Where and how did you learn to be a leader?
Seminaries teach Biblical exegesis, preaching skills, history, theology, and bedside manner. But not many teach people how to lead. This is the basic assessment of a few Presbytery leaders as we meet for a brief retreat.
Among the ponderings:
- There’s more to leading that telling people what to do. Benjamin Zander would say it’s an art – and he’s right. It involves “a new way of being” which can be taught, but must be embodied. Truth: many seminarians, much less ordained pastors are not keen on embodying a new way of being. Honestly, we have a hard time convincing some seminarians to get spiritual direction or take Clinical Pastoral Education.
- Every pastor will have to do the following at some point in professional ministry: hire people, coach people, fire people, re-direct rogues, finesse shifts, handle institutional crises. Most of us learn how to do this on the job. Many of us do it poorly and often the church suffers – perhaps to the point of no return. Truth: we might take continuing education as pastors, but it’s rarely about learning how to fire someone, mentor leaders, or manage a fiery crash.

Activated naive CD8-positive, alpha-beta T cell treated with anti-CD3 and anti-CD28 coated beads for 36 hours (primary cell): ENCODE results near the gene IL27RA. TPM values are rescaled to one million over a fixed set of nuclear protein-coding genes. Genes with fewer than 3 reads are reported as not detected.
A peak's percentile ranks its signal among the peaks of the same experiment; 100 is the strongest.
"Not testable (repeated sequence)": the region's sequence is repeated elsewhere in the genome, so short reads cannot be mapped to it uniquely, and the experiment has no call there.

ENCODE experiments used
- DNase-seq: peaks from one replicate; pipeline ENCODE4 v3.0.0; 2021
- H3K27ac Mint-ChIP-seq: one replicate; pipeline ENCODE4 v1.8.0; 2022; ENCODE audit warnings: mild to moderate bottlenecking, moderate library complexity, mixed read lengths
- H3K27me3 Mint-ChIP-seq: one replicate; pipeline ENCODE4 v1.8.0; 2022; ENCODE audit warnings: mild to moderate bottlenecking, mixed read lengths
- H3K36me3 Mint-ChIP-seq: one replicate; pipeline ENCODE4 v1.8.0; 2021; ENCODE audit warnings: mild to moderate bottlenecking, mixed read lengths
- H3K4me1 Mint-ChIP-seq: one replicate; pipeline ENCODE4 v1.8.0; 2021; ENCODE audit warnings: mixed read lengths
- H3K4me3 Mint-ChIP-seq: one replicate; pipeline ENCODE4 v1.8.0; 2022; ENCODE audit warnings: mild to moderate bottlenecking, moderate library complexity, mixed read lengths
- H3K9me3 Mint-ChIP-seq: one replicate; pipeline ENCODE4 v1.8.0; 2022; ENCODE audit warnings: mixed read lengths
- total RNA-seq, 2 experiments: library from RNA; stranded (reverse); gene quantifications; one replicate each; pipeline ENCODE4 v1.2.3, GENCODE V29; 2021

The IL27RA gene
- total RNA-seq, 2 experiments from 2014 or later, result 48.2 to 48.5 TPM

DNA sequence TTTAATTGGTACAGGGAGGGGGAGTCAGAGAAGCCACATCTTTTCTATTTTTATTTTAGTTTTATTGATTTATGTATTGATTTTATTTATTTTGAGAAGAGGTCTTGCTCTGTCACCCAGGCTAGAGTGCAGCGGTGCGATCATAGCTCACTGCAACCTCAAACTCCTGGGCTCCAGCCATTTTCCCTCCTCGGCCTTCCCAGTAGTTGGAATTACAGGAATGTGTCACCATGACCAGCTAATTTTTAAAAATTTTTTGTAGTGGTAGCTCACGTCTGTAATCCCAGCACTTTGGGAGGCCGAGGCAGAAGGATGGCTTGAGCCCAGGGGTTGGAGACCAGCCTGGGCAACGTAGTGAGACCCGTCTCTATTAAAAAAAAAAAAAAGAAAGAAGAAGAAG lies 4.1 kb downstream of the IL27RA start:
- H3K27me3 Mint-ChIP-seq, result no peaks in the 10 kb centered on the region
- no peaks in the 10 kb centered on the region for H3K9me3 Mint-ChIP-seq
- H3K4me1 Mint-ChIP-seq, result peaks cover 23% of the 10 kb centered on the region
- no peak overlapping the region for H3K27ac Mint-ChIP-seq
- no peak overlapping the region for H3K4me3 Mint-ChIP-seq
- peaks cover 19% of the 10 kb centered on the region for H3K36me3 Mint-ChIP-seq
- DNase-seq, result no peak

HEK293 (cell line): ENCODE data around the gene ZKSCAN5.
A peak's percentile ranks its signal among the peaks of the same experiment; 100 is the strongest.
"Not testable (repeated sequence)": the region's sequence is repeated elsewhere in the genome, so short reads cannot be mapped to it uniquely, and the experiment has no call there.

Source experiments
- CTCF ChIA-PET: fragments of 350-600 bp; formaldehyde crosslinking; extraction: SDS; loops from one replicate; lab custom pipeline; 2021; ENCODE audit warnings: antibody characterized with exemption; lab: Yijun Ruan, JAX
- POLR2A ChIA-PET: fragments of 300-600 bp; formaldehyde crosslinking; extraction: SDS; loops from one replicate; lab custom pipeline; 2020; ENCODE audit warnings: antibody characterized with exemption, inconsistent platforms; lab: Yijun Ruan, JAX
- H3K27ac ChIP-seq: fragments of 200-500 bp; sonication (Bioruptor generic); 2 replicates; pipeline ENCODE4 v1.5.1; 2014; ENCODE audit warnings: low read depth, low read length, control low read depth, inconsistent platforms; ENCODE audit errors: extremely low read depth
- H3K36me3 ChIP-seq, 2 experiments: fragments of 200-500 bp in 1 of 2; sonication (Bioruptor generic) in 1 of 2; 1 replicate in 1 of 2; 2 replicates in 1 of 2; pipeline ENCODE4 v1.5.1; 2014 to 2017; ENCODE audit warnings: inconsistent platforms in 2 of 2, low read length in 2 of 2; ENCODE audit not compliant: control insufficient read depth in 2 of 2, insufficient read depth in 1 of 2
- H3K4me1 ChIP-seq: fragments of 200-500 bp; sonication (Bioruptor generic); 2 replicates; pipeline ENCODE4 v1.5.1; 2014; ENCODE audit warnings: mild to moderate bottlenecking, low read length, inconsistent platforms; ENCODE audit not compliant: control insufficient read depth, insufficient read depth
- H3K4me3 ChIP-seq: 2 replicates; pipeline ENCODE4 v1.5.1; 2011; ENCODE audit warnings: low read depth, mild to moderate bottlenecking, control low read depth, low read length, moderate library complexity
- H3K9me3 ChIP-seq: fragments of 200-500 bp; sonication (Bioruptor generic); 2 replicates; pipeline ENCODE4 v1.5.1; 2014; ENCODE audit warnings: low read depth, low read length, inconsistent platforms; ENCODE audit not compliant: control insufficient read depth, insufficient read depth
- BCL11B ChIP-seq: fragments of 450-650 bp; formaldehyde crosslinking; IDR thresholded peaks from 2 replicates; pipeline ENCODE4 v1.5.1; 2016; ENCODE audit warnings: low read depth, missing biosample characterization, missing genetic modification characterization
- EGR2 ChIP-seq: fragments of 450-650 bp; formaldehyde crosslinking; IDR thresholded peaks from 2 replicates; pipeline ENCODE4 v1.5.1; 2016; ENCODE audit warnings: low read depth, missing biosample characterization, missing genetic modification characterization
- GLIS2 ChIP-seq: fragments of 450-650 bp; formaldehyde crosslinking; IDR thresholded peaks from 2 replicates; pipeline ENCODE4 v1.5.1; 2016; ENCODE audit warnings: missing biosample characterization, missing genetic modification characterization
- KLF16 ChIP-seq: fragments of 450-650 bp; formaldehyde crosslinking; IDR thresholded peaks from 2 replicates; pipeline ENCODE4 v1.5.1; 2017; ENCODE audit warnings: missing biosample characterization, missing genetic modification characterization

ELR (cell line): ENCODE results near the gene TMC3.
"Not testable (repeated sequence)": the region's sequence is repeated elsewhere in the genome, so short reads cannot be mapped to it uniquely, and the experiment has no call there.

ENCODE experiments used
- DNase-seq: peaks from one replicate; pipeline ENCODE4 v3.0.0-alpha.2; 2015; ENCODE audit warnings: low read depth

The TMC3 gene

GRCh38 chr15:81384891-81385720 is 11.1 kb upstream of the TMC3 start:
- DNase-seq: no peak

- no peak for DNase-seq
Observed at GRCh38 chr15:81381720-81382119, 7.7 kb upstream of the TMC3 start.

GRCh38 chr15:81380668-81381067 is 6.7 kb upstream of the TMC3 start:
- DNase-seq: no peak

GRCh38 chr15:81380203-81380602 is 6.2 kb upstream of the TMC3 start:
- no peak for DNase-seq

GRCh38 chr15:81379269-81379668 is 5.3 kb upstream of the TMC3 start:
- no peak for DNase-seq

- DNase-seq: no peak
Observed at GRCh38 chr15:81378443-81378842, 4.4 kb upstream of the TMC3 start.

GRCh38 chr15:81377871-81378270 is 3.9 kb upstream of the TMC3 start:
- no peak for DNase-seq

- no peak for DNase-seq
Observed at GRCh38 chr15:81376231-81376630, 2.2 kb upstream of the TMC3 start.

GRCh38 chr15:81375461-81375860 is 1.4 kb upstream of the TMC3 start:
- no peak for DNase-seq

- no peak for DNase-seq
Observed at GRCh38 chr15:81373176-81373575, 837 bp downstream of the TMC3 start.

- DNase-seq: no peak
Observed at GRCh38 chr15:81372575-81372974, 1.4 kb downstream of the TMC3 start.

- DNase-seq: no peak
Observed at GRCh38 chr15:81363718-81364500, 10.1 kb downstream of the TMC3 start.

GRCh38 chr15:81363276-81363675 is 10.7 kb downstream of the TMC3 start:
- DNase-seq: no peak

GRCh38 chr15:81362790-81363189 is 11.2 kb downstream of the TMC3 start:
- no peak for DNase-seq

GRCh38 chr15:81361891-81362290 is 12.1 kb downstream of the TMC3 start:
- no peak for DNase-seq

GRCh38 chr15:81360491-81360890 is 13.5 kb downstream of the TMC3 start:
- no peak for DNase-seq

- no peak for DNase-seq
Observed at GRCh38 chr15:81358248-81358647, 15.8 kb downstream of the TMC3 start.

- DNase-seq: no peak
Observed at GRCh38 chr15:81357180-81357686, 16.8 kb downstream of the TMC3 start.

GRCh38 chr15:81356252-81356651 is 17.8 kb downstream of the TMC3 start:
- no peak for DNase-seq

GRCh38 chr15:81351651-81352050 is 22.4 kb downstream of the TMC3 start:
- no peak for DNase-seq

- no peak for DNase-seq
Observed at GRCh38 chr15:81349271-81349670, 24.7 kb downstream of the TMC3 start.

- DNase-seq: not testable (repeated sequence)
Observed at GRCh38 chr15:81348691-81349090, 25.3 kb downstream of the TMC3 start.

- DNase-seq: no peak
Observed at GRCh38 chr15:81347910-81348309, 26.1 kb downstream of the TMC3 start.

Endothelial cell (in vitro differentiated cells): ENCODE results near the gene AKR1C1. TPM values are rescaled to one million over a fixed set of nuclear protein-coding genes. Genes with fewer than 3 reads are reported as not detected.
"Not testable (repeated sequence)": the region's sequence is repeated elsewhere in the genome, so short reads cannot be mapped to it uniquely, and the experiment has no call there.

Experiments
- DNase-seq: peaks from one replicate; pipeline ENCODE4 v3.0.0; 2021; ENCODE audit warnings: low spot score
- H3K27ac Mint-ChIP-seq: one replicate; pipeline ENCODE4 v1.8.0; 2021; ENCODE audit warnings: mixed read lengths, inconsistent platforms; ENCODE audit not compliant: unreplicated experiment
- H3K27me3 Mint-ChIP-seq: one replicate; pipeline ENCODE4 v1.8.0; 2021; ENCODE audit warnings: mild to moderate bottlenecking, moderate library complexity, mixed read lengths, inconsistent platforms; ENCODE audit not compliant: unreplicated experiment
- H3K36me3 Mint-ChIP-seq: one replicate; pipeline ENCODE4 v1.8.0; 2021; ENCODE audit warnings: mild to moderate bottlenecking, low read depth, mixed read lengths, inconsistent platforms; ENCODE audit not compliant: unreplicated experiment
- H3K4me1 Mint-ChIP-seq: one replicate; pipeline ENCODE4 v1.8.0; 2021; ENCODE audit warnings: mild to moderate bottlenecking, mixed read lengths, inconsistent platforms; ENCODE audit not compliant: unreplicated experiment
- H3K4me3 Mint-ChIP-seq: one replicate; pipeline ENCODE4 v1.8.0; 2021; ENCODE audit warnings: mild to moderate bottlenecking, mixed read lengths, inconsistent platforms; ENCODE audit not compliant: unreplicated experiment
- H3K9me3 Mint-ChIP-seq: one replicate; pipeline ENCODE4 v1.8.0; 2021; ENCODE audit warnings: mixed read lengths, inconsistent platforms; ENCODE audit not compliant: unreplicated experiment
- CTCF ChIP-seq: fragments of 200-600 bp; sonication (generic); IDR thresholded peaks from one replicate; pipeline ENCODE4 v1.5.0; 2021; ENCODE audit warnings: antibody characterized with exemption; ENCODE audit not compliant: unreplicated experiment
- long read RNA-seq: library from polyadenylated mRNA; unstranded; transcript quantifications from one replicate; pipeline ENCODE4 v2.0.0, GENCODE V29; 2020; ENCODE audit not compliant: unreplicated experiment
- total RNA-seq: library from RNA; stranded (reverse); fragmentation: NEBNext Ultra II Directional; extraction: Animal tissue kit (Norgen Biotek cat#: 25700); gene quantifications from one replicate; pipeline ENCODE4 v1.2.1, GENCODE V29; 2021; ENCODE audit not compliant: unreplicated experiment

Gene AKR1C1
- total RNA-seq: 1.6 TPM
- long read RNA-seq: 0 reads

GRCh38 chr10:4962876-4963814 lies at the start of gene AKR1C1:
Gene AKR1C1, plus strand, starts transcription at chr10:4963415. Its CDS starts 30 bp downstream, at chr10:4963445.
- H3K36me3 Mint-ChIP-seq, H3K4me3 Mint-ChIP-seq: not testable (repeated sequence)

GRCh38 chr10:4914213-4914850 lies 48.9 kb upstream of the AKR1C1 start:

- Every pastor needs a mentor. Our retreat group loves the idea of matching each new pastor with a “90 Day Mentor” for the purposes of hanging out, sharing how things are going, answering essential questions like “What do those acronyms mean?” “Where’s the best place to get a sandwich?” Just for the first 90 days. If it’s helpful, you can continue or find another mentor. Truth: Most pastors (I have been one of those pastors) want to jump in, not take any advice, refuse to talk with seasoned pastors for fear they are out-of-touch. They are too busy for mentoring and they want people to believe they have arrived ready-to-go. No assembly required.
- Some of our pastors are such terrible leaders that we wish we could help remove them from professional ministry. Yes, it’s true. At least in in our denomination, we cannot remove a pastor unless he/she has engaged in serious misconduct of a sexual or financial nature. Truth: There is other misconduct that might require moving a pastor out of leadership like bullying, pastoral incompetence, divisiveness, making church about him/her.
- It’s not about us. It’s not about perpetuating an institution. It’s not about job security. It’s not about creating a community with all our favorite people/toys/activities. Truth: Spiritual leadership is about expanding the Kingdom of God.
Any suggestions on your favorite resources for training leaders?